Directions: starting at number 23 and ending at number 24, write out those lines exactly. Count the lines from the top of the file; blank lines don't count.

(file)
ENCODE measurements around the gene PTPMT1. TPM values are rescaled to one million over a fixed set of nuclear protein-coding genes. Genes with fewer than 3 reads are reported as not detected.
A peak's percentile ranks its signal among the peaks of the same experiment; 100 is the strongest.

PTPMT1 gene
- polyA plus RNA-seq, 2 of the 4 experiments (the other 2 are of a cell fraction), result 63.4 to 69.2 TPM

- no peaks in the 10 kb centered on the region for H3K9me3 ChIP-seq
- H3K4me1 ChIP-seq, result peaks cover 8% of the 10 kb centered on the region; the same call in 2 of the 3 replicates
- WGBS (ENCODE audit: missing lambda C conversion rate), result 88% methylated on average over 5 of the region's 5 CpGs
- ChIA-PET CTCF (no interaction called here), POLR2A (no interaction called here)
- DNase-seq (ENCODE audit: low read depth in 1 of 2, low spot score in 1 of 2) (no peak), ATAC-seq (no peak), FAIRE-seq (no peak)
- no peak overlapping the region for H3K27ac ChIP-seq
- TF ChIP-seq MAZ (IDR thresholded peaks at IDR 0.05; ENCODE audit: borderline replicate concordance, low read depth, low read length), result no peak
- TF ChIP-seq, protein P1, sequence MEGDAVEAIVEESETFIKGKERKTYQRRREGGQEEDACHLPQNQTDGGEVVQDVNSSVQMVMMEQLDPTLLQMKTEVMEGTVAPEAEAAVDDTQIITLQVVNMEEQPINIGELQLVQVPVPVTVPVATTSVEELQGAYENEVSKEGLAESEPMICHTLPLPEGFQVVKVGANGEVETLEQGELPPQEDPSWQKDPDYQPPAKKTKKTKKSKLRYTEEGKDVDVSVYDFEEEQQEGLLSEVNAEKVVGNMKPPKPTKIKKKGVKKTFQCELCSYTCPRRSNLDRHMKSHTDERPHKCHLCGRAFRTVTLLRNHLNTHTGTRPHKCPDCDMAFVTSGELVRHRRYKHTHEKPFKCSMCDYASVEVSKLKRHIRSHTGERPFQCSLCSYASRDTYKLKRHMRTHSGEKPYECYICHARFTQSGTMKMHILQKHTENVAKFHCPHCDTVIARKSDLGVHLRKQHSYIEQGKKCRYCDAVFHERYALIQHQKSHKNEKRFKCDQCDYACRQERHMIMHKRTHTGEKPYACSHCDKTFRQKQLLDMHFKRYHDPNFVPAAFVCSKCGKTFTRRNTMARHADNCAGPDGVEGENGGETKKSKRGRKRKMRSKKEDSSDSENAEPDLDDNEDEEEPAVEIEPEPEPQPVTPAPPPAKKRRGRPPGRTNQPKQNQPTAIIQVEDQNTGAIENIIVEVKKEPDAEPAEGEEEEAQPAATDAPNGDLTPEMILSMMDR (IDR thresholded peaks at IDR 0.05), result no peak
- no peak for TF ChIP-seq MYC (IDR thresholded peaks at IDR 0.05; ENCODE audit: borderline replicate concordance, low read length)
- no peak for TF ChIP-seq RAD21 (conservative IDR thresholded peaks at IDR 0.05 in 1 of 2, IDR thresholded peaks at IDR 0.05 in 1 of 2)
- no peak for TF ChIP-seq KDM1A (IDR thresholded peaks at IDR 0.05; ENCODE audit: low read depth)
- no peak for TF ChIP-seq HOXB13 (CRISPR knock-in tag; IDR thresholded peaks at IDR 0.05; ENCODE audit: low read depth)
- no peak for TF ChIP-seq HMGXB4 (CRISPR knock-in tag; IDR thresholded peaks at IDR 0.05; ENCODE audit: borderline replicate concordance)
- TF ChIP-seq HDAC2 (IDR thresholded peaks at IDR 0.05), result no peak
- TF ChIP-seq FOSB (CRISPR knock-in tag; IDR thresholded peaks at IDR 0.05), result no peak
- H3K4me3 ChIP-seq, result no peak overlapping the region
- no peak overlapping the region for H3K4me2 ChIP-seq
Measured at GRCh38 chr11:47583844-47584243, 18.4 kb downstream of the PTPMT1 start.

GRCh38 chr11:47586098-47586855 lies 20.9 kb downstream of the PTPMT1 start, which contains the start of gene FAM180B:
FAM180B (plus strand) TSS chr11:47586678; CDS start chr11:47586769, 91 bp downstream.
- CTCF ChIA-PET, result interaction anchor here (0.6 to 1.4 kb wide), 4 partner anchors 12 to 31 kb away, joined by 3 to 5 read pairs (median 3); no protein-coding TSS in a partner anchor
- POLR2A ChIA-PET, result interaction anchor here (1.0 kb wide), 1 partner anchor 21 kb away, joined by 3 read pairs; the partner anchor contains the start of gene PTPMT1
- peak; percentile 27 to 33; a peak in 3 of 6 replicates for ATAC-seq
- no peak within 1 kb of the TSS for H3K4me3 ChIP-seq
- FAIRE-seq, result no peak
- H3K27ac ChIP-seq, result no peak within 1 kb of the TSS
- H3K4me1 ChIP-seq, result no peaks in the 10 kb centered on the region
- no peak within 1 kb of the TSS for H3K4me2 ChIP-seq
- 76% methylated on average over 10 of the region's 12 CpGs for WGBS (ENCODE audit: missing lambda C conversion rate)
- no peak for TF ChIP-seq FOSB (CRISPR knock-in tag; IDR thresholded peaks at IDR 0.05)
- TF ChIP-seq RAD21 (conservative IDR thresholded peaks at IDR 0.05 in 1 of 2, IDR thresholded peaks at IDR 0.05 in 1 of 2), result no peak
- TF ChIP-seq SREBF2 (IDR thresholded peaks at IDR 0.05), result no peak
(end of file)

GRCh38 chr11:47586098-47586855 lies 20.9 kb downstream of the PTPMT1 start, which contains the start of gene FAM180B:
FAM180B (plus strand) TSS chr11:47586678; CDS start chr11:47586769, 91 bp downstream.